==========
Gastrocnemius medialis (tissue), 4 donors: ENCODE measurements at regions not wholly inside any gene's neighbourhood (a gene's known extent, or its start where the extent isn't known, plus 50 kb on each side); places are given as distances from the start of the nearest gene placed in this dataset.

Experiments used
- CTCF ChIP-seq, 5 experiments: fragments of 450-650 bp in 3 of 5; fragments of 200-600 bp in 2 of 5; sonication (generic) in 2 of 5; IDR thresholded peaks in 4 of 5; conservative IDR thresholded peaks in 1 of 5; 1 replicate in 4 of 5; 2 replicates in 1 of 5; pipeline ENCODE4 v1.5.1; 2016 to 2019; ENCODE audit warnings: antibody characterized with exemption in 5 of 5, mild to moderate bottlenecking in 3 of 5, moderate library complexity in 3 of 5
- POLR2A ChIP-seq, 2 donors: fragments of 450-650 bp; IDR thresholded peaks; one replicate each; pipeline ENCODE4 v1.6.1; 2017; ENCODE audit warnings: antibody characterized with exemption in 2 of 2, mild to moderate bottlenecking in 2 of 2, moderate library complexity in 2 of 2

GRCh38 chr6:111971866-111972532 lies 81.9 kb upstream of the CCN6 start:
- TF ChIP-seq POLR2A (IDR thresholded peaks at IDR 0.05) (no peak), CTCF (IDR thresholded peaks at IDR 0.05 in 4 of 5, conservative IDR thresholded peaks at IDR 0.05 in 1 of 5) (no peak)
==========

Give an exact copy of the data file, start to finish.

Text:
Gastrocnemius medialis (tissue), 4 donors: ENCODE measurements at regions not wholly inside any gene's neighbourhood (a gene's known extent, or its start where the extent isn't known, plus 50 kb on each side); places are given as distances from the start of the nearest gene placed in this dataset.

Experiments used
- CTCF ChIP-seq, 5 experiments: fragments of 450-650 bp in 3 of 5; fragments of 200-600 bp in 2 of 5; sonication (generic) in 2 of 5; IDR thresholded peaks in 4 of 5; conservative IDR thresholded peaks in 1 of 5; 1 replicate in 4 of 5; 2 replicates in 1 of 5; pipeline ENCODE4 v1.5.1; 2016 to 2019; ENCODE audit warnings: antibody characterized with exemption in 5 of 5, mild to moderate bottlenecking in 3 of 5, moderate library complexity in 3 of 5
- POLR2A ChIP-seq, 2 donors: fragments of 450-650 bp; IDR thresholded peaks; one replicate each; pipeline ENCODE4 v1.6.1; 2017; ENCODE audit warnings: antibody characterized with exemption in 2 of 2, mild to moderate bottlenecking in 2 of 2, moderate library complexity in 2 of 2

GRCh38 chr6:111971866-111972532 lies 81.9 kb upstream of the CCN6 start:
- TF ChIP-seq POLR2A (IDR thresholded peaks at IDR 0.05) (no peak), CTCF (IDR thresholded peaks at IDR 0.05 in 4 of 5, conservative IDR thresholded peaks at IDR 0.05 in 1 of 5) (no peak)